Despite Fukushima disaster, anti-nuclear activists fight uphill battle in Japan
Even though most Japanese now oppose nuclear power, activists say building a strong movement has proven difficult.
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But activists say they are struggling to turn widespread anger toward the government agencies and industry responsible for the disaster into a sustained movement that causes real change.
“[After the accident] parents’ groups sprang up all over the country, and for six months or so they’ve been able to run on pure momentum. But long-term activism is very difficult. We have to turn this into a movement that doesn’t forget, doesn’t give up, and doesn’t stop,” says Emiko Ito, a mother of four and co-founder of the National Network of Parents to Protect Children from Radiation, which has over 275 member organizations from Hokkaido to Okinawa.
IN PICTURES: Japan nuclear fallout
The groups are demanding school boards test school lunches, pushing city councils to reject shipments of contaminated soil from Fukushima, and petitioning the central government to give families the right to evacuate from a wider area around the nuclear plant. They have had some success, including a government commitment to pay for devices to measure radiation levels in school lunches in 17 prefectures.
The anti-nuclear movement, too, has surged compared with the last major wave triggered by the Chernobyl accident. Following huge protests last summer and fall, campaigners say they have gathered enough signatures to hold referendums on nuclear power in both Tokyo and Osaka (the number of valid signatures in Tokyo has yet to be verified). Other groups are working to prevent the government from restarting plants shut down for routine inspections and "stress tests" after the Fukushima disaster. In a late-October poll by national broadcaster NHK, 66 percent of respondents said they wanted nuclear power abolished or reduced – an increase of 24 percentage points compared with April.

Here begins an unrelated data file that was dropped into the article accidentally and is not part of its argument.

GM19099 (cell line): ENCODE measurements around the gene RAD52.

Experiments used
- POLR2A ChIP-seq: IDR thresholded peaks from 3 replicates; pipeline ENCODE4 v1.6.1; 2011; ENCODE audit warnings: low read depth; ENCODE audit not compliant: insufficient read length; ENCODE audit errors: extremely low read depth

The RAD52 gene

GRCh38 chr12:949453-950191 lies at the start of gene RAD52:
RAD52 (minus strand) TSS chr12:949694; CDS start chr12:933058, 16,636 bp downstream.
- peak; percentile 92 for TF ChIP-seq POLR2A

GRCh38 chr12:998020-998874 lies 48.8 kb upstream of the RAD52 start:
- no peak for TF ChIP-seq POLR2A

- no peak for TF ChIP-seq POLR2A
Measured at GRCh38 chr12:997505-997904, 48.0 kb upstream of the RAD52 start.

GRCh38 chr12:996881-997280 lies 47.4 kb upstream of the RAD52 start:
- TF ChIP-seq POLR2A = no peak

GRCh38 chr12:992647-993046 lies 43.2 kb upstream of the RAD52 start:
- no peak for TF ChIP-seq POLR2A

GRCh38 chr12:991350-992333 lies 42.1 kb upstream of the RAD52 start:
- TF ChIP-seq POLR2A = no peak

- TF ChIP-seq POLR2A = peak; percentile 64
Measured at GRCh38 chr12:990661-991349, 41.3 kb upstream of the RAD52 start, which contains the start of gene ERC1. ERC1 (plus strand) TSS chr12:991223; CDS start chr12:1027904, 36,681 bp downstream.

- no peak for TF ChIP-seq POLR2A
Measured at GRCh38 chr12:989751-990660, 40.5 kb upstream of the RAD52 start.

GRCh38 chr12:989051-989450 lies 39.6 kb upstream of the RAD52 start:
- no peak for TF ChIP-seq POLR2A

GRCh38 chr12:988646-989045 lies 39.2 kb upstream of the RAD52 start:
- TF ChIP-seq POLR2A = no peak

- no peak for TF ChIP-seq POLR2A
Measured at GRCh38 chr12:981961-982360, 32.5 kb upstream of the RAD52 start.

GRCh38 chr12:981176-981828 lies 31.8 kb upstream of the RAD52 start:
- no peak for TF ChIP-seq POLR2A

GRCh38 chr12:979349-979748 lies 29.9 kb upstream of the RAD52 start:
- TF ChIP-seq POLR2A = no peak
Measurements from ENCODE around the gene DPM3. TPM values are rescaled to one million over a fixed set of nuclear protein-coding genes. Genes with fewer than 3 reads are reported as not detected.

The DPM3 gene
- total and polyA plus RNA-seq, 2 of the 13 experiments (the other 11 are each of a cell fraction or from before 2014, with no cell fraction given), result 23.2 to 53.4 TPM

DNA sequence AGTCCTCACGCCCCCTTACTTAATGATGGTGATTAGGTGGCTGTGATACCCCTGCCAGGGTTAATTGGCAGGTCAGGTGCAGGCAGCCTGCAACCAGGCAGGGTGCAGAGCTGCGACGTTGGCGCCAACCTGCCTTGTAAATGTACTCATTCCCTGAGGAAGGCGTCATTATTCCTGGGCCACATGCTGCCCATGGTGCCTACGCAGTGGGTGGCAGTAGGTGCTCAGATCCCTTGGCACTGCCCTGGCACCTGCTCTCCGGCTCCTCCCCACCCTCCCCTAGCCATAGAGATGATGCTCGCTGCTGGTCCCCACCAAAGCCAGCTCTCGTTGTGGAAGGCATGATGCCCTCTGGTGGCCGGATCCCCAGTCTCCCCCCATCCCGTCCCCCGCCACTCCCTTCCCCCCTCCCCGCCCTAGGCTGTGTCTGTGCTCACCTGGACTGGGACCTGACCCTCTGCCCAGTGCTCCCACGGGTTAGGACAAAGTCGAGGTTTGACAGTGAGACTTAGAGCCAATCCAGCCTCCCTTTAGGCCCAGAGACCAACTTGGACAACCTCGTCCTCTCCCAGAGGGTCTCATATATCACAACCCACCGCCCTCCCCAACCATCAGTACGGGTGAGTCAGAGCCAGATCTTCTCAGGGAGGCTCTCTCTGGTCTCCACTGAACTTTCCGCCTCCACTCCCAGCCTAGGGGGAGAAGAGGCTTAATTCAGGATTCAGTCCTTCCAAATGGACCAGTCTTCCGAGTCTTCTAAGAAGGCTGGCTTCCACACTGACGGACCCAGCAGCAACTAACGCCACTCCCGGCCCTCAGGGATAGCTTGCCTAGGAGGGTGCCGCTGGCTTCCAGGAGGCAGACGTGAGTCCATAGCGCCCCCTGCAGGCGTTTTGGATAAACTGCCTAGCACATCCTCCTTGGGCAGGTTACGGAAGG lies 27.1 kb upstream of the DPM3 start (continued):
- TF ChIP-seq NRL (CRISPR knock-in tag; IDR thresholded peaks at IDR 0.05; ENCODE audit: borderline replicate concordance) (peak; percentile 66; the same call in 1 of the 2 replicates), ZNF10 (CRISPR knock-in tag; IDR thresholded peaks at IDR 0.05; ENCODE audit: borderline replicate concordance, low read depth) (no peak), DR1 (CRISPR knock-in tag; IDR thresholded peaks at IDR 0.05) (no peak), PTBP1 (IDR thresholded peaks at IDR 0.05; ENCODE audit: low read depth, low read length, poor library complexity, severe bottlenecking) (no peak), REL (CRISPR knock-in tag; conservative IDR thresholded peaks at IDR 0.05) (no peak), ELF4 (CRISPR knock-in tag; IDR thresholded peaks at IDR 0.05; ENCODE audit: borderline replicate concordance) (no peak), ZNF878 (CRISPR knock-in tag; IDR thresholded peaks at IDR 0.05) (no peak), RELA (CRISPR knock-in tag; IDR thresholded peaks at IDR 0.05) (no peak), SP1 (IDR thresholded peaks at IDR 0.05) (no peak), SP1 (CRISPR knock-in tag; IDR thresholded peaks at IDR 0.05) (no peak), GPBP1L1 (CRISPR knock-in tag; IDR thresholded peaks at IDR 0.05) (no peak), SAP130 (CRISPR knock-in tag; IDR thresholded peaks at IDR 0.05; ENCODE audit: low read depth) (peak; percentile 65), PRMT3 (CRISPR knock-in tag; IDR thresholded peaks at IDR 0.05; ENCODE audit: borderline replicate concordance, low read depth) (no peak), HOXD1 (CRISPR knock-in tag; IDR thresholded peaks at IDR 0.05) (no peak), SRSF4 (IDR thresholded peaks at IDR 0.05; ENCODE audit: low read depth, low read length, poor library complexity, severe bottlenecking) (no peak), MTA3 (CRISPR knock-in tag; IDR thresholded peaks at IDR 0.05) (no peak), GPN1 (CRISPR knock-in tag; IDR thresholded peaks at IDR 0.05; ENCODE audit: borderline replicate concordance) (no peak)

But long-time environmental activist and conference co-organizer Aileen Mioko Smith says anti-nuclear groups have not experienced the same dramatic growth as radiation-protection groups.
“Masses of people are not calling to say, ‘What can I do?’” she says. “There’s a route where people are worried about [contaminated] food or rubble, then do some petitions, then that leads to, ‘Hey, why is this going on?’ But it’s not everyone.
In fact, many radiation-protection groups have distanced themselves from the anti-nuclear movement in order to broaden membership.